Yesterday's post about Speaker Silver's "secret vote" on whether to allow video and audio coverage of court proceedings in state courts got us to thinking about an decade-old proposal by Assemblywoman Sandy Galef.
As the Brennan Center has documented, more bills are introduced in the New York State Legislature than in almost any other state, but the Legislature actually votes on just a small fraction of them (in fact, a smaller fraction than in any other state).
At least, it only publicly votes on a small fraction of them. This has some benefits for legislators: they can get credit for introducing bills without getting the blame for passing or defeating them. But it doesn't serve the public particularly well.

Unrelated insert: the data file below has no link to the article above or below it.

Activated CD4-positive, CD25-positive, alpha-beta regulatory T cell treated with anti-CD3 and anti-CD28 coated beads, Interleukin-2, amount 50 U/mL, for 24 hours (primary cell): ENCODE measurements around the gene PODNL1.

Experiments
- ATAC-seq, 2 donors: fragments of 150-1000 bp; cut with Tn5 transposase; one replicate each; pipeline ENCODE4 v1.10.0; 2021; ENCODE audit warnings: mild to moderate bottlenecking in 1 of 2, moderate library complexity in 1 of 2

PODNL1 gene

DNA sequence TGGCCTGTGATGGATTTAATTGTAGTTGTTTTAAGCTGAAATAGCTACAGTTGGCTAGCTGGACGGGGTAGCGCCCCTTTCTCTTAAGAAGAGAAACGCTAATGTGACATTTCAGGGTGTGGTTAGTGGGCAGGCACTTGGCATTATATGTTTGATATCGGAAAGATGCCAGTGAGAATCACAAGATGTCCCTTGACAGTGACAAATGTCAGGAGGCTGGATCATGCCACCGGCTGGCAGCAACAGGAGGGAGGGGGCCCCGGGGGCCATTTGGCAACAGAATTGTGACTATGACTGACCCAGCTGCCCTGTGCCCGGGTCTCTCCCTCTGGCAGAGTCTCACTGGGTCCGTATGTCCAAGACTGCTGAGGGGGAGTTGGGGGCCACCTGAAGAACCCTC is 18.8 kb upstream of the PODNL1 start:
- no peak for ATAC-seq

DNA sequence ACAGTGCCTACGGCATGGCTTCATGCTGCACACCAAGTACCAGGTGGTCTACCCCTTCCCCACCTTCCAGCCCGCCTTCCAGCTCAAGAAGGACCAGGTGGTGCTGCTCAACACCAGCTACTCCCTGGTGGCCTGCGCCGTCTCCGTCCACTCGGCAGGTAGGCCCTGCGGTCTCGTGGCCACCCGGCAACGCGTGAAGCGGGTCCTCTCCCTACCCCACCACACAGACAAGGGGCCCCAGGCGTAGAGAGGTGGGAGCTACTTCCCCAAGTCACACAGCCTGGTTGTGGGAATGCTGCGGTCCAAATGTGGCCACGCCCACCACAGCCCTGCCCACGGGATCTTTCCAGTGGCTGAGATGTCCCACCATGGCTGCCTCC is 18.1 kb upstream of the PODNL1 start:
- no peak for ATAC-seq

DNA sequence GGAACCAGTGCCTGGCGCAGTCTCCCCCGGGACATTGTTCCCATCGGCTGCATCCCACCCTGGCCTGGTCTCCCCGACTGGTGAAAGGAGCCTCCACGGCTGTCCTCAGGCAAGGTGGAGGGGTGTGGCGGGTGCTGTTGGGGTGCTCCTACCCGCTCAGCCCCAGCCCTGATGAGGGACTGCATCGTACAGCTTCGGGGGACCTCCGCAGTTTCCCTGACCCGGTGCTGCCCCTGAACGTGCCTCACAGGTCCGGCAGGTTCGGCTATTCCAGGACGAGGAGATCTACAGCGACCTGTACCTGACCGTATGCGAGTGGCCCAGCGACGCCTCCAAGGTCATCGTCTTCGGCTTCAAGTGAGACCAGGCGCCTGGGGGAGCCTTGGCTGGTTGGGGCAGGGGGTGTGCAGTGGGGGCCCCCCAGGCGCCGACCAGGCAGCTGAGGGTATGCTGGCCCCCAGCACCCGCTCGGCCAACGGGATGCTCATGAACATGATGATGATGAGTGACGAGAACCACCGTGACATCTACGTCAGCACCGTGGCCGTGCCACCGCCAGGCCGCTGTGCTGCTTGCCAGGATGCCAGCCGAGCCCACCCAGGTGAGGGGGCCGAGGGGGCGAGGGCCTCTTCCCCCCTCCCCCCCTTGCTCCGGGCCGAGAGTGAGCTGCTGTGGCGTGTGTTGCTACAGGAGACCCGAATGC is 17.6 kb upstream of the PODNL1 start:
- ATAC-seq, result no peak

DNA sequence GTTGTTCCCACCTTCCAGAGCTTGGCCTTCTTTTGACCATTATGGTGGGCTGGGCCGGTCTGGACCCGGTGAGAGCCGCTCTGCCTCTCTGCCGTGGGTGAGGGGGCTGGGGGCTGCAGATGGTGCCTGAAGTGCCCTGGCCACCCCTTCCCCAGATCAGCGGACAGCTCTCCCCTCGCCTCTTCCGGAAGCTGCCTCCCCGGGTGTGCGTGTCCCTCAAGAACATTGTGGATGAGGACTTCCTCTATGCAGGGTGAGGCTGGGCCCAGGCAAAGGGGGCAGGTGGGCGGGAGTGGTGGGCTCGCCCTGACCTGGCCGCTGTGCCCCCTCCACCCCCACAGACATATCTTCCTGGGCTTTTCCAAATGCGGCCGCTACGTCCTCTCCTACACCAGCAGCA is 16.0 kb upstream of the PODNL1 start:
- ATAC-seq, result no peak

Back in 1996, Assemblywoman Galef offered a remedy for this problem in the guise of a proposal to amend the State Constitution (A.9799). The Amendment would allow New Yorkers to do what residents of other states, such as Massachuesetts, can do -- petition the Legislature and force it to "finally act [on certain bills]... with a positive or negative vote."
Is it time to revive this proposal? Just asking . . . .